Microplastics falling with rain could be contaminating everything which is eaten or drunk by living beings says an alarming study by Japanese scientists.
The discovery shows that clouds now contain pieces of plastic less than 5 micrometers in length that in turn are causing ‘plastic rainfall’ in the first detection of airborne waste in atmospheric water vapour.
Microplastics – that come from industrial effluent, textiles, synthetic car tires, personal care products and other sources – are formed as plastic waste breaks down into smaller and smaller pieces over time and is finds its way into the atmosphere via evaporation from oceans.
The new research, from Waseda University in Japan, assessed for the first time how microplastics affect cloud formation and the potential impact on the climate crisis and human health.
‘If the issue of “plastic air pollution” is not addressed proactively, climate change and ecological risks may become a reality, causing irreversible and serious environmental damage in the future,’ the report’s co-author Dr Hiroshi Okochi said.
Analysis of Clouds
Scientists analysed cloud water collected from the summit and foothills of Mount Fuji, and the summit of Mt Oyama in Japan, at altitudes ranging between 1,300-3,776m.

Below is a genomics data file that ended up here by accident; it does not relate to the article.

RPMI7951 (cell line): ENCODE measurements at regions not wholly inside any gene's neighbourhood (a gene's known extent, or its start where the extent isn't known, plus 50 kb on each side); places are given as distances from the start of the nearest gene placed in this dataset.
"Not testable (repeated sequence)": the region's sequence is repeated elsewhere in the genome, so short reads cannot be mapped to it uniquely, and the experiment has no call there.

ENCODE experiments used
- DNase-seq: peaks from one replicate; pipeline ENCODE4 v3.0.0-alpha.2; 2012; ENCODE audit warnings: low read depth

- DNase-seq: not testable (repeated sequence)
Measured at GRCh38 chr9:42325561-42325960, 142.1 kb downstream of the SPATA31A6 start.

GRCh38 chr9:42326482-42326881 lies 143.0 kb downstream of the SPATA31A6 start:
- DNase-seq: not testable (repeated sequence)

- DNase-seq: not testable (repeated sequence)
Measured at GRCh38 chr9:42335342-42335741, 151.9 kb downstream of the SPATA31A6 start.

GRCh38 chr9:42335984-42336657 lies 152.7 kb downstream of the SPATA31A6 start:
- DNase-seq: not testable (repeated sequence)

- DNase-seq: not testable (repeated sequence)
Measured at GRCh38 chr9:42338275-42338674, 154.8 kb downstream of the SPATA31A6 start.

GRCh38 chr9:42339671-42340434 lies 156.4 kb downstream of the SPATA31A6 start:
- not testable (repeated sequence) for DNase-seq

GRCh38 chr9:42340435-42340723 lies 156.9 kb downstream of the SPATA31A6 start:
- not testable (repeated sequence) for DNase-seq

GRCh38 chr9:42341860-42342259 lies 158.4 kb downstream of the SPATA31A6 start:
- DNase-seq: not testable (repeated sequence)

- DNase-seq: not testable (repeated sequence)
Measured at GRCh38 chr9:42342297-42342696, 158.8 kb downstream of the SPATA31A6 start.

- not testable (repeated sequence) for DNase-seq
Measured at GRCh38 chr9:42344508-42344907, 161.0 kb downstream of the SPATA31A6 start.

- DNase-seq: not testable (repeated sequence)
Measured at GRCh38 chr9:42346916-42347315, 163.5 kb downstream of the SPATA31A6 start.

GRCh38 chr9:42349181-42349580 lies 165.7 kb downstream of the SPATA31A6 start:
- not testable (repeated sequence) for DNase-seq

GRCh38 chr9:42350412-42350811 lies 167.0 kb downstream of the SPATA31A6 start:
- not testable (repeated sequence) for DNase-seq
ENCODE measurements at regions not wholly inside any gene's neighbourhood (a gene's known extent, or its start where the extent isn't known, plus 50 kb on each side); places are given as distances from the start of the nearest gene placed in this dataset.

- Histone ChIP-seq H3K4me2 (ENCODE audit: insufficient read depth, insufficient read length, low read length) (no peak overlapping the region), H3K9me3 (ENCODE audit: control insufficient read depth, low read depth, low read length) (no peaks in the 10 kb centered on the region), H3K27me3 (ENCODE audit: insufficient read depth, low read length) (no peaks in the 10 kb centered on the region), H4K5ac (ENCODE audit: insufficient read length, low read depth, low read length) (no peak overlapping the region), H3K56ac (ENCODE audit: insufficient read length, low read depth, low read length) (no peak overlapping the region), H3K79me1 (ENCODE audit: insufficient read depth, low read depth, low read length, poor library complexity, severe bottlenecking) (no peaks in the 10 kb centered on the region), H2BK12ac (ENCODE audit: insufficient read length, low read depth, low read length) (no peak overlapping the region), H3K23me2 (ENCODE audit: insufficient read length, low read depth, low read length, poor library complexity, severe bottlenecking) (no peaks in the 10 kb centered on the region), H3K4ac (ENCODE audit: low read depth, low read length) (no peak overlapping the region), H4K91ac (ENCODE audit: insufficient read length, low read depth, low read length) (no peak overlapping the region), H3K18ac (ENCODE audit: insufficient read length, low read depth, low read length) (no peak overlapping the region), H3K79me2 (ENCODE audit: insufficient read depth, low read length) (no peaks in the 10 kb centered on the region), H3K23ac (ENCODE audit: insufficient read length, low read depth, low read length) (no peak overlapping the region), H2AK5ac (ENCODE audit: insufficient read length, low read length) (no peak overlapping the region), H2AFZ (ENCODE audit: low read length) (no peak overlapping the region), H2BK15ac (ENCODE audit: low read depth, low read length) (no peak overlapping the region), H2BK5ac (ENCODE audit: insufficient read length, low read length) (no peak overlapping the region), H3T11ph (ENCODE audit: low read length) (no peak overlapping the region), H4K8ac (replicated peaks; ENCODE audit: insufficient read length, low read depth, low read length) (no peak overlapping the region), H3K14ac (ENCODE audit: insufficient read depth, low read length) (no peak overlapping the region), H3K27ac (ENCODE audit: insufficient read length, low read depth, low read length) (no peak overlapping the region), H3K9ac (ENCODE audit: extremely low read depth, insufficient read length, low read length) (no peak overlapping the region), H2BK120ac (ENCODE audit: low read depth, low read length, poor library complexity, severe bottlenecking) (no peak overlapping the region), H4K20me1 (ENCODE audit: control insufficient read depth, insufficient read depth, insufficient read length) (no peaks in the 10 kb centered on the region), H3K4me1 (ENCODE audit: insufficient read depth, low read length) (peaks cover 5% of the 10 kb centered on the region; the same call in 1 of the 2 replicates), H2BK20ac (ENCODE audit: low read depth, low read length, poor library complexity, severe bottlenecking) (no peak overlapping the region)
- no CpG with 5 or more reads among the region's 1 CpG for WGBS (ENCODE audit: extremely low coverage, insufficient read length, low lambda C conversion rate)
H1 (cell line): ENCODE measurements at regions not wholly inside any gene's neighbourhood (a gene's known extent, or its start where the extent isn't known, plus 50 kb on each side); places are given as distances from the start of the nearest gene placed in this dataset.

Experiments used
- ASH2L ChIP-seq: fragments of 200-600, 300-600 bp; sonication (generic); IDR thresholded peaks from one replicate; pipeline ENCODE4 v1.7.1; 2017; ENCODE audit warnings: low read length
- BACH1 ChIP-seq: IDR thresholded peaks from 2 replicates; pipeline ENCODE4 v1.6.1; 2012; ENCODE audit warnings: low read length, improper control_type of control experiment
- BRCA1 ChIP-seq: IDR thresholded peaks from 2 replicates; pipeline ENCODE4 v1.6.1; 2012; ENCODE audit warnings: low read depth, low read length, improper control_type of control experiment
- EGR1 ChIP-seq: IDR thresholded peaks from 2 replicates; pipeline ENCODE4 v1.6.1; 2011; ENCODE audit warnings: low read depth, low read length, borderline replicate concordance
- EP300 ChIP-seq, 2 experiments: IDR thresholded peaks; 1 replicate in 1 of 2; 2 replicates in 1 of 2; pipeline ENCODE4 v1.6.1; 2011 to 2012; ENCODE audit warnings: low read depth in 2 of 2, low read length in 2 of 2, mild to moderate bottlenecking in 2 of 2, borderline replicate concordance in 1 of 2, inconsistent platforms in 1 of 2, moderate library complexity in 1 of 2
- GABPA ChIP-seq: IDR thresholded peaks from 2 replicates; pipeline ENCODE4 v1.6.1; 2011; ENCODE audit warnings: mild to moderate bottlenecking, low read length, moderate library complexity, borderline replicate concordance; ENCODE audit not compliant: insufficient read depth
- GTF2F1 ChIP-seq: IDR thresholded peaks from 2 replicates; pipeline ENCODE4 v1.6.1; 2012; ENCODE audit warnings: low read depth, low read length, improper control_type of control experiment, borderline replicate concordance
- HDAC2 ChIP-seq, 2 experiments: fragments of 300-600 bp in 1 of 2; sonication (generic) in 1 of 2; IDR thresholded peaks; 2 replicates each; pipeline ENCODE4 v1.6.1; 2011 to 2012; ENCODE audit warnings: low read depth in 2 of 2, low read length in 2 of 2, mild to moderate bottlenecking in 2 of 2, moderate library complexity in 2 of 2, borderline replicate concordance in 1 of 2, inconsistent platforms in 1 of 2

They used advanced imaging techniques to determine the presence of airborne microplastics (AMP) in the cloud water, uncovering nine different types of polymers and one type of rubber.
They found between 6.7 and 13.9 pieces of microplastic in each litre of cloud water tested.
The researchers said that analysis suggested that airborne microplastics in the cloud water originated primarily from the ocean.
‘This implies that microplastics may have become an essential component of clouds, contaminating nearly everything we eat and drink via “plastic rainfall”’ the scientists explained. ‘The accumulation of microplastics in the atmosphere, especially at the poles, could also significantly alter the ecological balance of the planet and lead to ‘severe loss of biodiversity.’
The airborne microplastics degrade at a faster rate in the upper atmosphere due to strong ultraviolet radiation, and this degradation releases greenhouse gases and contributes to global warming they said.
The researchers said to the best of their knowledge it was the first report on airborne microplastics in cloud water.
The research shows that large amounts of microplastics are ingested or inhaled by humans and animals alike and have been detected in multiple organs such as lung, heart, blood, placenta, and body waste.
Microplastics have already been discovered inside fish, peppering Arctic sea ice, and in the snows on the Pyrenees mountains between France and Spain.